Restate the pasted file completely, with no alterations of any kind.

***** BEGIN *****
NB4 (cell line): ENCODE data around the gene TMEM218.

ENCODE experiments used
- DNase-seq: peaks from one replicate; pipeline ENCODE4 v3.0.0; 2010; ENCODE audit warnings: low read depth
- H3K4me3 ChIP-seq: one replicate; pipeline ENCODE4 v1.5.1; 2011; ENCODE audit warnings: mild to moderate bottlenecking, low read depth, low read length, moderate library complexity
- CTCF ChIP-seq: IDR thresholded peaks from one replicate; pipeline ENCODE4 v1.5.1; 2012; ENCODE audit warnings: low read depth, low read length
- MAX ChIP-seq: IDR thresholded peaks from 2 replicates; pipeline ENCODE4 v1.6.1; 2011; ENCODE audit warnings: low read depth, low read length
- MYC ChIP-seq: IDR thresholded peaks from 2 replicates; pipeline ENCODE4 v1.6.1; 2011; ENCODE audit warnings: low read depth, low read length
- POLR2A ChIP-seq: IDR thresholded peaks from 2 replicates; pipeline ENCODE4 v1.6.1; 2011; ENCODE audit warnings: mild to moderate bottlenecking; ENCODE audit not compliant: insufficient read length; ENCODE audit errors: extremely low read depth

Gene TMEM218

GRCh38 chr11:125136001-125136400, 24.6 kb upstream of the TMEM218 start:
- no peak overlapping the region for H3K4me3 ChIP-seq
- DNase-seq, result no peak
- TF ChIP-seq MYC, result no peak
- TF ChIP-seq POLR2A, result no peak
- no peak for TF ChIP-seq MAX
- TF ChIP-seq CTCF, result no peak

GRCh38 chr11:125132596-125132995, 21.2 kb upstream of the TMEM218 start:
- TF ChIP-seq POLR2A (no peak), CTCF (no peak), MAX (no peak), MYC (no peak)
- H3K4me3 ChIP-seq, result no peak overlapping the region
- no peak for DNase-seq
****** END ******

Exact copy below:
NB4 (cell line): ENCODE data around the gene TMEM218.

ENCODE experiments used
- DNase-seq: peaks from one replicate; pipeline ENCODE4 v3.0.0; 2010; ENCODE audit warnings: low read depth
- H3K4me3 ChIP-seq: one replicate; pipeline ENCODE4 v1.5.1; 2011; ENCODE audit warnings: mild to moderate bottlenecking, low read depth, low read length, moderate library complexity
- CTCF ChIP-seq: IDR thresholded peaks from one replicate; pipeline ENCODE4 v1.5.1; 2012; ENCODE audit warnings: low read depth, low read length
- MAX ChIP-seq: IDR thresholded peaks from 2 replicates; pipeline ENCODE4 v1.6.1; 2011; ENCODE audit warnings: low read depth, low read length
- MYC ChIP-seq: IDR thresholded peaks from 2 replicates; pipeline ENCODE4 v1.6.1; 2011; ENCODE audit warnings: low read depth, low read length
- POLR2A ChIP-seq: IDR thresholded peaks from 2 replicates; pipeline ENCODE4 v1.6.1; 2011; ENCODE audit warnings: mild to moderate bottlenecking; ENCODE audit not compliant: insufficient read length; ENCODE audit errors: extremely low read depth

Gene TMEM218

GRCh38 chr11:125136001-125136400, 24.6 kb upstream of the TMEM218 start:
- no peak overlapping the region for H3K4me3 ChIP-seq
- DNase-seq, result no peak
- TF ChIP-seq MYC, result no peak
- TF ChIP-seq POLR2A, result no peak
- no peak for TF ChIP-seq MAX
- TF ChIP-seq CTCF, result no peak

GRCh38 chr11:125132596-125132995, 21.2 kb upstream of the TMEM218 start:
- TF ChIP-seq POLR2A (no peak), CTCF (no peak), MAX (no peak), MYC (no peak)
- H3K4me3 ChIP-seq, result no peak overlapping the region
- no peak for DNase-seq